Northern Ireland

Aer Lingus sale: What would it mean for Belfast routes?

Aer Lingus plane tailfins Image copyright PA

The Irish government has agreed to sell its 25% stake in Aer Lingus to IAG, the owner of British Airways, but what could that mean for its Northern Ireland routes?

As well as the hubs in the Republic of Ireland, there are 63 flights per week between Belfast City and Heathrow that could, potentially, be impacted by IAG's takeover of Aer Lingus.

Forty-two of these are run by British Airways - owned by IAG - and 21 by Aer Lingus.

In January, IAG was quoted as stating it had "no current plans" to change the route network, should it succeed in buying Aer Lingus.

There is nothing coming out of George Best Belfast City Airport to suggest that either.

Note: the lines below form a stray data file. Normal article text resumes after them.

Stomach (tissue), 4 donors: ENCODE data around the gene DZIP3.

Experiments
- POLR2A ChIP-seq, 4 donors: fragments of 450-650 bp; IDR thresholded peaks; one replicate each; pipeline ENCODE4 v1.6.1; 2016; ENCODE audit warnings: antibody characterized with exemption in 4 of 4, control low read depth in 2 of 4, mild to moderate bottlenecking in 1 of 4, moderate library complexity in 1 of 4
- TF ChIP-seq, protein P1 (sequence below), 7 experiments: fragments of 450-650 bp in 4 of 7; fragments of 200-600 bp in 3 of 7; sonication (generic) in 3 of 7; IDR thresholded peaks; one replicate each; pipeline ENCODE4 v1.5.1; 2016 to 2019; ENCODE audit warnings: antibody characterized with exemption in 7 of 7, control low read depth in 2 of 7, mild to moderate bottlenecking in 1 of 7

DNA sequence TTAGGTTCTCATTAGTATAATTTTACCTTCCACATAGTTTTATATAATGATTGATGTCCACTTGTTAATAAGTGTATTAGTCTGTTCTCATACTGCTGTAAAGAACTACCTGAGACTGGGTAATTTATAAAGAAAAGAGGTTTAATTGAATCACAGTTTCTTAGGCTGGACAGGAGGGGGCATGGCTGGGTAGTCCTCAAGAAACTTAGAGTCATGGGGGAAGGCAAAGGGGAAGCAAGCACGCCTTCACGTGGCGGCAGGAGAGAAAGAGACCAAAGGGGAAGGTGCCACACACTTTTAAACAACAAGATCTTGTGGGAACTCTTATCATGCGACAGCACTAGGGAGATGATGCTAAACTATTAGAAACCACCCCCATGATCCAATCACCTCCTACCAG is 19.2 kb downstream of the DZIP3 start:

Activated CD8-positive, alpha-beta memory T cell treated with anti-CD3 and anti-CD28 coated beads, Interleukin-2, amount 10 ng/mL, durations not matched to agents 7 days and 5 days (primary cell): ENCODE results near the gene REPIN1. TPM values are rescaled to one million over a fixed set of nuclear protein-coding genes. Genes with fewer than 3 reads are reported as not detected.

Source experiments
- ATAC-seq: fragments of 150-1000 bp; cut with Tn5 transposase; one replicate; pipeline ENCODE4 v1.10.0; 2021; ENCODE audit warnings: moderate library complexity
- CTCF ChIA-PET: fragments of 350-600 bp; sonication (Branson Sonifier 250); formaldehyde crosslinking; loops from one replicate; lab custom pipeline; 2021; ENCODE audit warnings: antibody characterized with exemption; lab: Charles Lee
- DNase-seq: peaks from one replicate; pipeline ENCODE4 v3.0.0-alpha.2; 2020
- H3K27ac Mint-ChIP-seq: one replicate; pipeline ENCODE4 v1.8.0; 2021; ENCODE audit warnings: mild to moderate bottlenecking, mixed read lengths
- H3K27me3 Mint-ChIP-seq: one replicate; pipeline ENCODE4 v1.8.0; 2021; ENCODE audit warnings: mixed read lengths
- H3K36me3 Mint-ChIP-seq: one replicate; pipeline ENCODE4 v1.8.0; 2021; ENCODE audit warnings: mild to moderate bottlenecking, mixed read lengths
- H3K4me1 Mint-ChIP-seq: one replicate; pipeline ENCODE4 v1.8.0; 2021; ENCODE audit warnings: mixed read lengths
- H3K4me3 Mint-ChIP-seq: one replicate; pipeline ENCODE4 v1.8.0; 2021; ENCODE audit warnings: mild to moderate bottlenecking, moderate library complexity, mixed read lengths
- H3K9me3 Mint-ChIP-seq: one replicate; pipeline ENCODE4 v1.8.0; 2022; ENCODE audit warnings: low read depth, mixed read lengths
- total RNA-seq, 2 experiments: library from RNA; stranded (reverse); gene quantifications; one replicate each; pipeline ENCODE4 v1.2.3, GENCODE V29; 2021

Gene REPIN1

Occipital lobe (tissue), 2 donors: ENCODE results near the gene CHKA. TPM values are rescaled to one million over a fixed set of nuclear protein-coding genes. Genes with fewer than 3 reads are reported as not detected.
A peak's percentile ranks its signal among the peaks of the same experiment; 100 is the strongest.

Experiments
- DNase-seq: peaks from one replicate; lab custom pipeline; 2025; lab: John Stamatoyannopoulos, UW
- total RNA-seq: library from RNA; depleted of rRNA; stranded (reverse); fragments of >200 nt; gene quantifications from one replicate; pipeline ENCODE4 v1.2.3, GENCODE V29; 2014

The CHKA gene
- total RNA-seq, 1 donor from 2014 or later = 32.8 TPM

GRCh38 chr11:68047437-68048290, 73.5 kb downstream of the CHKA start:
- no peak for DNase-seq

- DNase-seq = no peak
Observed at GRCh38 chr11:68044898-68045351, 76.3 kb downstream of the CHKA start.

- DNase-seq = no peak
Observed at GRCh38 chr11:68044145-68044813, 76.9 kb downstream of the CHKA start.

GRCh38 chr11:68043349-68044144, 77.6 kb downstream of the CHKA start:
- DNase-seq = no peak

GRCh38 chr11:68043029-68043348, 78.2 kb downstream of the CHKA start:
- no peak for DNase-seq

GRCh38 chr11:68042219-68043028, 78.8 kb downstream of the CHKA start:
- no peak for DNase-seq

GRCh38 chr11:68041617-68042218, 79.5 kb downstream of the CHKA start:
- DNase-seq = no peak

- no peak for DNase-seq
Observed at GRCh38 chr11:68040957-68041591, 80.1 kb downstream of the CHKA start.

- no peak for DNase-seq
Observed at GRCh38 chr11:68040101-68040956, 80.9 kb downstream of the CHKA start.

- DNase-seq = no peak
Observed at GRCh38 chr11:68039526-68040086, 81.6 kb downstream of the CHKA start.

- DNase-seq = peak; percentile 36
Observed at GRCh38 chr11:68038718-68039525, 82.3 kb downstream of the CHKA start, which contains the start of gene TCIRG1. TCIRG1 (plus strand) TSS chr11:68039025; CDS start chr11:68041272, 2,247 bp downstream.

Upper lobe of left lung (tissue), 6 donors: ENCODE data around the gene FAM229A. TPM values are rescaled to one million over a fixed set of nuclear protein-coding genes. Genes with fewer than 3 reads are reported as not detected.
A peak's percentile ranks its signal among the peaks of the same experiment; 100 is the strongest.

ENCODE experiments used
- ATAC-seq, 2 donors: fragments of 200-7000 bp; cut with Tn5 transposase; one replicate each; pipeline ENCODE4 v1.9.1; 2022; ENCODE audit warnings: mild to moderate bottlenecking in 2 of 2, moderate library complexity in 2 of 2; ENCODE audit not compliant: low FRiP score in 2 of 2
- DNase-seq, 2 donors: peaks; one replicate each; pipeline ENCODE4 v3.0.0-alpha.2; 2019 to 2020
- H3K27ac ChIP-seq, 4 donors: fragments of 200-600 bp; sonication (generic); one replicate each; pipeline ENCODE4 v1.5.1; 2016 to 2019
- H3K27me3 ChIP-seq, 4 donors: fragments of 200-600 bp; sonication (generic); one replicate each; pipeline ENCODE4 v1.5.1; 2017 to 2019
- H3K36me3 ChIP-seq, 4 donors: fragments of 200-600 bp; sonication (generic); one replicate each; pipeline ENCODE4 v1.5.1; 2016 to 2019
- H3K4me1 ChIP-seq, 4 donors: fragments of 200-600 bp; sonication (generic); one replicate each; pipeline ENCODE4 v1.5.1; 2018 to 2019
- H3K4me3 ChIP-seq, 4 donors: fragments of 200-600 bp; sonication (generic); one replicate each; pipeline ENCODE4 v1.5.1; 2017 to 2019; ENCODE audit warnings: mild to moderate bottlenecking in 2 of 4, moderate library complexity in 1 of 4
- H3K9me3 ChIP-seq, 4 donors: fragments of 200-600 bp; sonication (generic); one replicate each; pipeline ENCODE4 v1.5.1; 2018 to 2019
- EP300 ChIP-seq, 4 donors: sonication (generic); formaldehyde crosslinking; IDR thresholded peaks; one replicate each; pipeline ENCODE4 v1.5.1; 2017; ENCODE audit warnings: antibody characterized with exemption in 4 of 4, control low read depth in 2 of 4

Northern Ireland first and deputy first ministers Peter Robinson and Martin McGuinness have lobbied IAG boss Willie Walsh, believing the retention of all the slots is "essential for economic development."

However, it is unclear if any assurances were provided.

As a 25% shareholder in Aer Lingus, the Irish government had a much stronger bargaining hand when it sought guarantees about southern connectivity.

There would be concern if Belfast City Airport were to lose any of its Heathrow flights - used by around 670,000 passengers each year.

Business organisations like the CBI and Chamber of Commerce have both been lobbying for an increase in services.

The fear would be that IAG could decide to free up a number of Heathrow slots - and use them for more profitable routes - by reducing the frequency of Belfast flights.

Aer Lingus also operates out of Belfast to Gatwick and three European destinations; Faro, Malaga and Palma.

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